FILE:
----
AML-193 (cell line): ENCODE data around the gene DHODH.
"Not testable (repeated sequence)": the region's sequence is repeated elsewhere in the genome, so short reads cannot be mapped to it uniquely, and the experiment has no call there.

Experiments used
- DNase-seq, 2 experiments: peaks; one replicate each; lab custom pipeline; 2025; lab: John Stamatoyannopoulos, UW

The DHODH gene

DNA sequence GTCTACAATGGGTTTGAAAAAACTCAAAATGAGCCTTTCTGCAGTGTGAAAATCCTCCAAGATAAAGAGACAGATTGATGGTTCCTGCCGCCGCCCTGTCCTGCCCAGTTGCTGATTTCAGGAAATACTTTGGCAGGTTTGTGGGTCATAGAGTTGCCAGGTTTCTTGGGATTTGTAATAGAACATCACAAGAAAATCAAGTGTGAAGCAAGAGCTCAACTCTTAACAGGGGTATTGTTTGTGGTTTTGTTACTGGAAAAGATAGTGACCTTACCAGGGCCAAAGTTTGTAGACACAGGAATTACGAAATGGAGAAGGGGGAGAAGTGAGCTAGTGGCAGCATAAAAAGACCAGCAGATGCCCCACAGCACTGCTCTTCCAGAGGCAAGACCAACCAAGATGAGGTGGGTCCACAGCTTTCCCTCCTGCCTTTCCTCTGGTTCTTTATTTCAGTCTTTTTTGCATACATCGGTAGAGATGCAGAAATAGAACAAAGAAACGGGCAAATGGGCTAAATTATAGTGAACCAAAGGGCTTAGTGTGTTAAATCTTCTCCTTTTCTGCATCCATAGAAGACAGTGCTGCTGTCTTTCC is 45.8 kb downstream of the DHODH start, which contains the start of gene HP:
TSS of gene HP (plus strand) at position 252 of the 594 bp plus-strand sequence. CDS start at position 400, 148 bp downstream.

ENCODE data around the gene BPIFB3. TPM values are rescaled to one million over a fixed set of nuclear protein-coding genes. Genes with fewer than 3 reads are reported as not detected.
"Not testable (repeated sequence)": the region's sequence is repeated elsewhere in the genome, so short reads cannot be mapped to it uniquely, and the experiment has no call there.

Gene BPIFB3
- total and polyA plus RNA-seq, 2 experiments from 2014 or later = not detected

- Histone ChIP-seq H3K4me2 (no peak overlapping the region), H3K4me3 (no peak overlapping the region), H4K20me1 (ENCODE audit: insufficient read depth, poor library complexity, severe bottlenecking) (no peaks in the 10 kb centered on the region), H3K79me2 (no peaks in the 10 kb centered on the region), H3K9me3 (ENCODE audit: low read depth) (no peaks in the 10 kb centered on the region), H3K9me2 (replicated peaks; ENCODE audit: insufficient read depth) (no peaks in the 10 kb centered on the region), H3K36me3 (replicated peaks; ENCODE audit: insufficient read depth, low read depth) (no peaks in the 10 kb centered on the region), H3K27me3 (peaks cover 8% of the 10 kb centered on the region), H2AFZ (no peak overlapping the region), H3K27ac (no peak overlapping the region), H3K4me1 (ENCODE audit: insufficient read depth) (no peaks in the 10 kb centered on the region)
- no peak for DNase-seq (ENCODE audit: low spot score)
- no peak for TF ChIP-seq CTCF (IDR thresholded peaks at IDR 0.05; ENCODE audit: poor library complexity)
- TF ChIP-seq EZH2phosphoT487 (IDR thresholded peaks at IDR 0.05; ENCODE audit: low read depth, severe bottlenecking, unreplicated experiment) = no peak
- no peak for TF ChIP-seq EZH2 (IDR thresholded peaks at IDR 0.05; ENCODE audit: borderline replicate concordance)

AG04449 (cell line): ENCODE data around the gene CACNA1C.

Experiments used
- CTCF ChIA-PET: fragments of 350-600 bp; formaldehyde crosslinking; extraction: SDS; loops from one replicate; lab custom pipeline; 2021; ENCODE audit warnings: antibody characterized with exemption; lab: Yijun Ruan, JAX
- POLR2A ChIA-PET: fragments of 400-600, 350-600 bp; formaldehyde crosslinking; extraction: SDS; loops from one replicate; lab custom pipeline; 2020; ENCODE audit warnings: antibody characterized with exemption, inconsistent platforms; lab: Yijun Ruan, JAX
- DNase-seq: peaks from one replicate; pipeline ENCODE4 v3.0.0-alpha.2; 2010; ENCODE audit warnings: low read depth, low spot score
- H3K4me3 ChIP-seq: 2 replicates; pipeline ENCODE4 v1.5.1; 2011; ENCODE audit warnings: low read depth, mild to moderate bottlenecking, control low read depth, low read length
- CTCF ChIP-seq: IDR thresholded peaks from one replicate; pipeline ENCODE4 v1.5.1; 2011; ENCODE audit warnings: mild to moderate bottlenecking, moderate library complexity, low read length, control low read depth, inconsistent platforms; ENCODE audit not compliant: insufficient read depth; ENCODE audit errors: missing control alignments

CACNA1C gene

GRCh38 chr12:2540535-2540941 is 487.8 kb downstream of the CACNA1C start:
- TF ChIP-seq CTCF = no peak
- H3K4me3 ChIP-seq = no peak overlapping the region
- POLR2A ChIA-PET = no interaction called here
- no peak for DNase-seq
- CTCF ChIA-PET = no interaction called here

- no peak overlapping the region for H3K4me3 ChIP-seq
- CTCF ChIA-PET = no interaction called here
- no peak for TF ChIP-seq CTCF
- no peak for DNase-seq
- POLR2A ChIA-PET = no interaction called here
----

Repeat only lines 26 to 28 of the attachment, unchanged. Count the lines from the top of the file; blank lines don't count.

- TF ChIP-seq CTCF = no peak
- H3K4me3 ChIP-seq = no peak overlapping the region
- POLR2A ChIA-PET = no interaction called here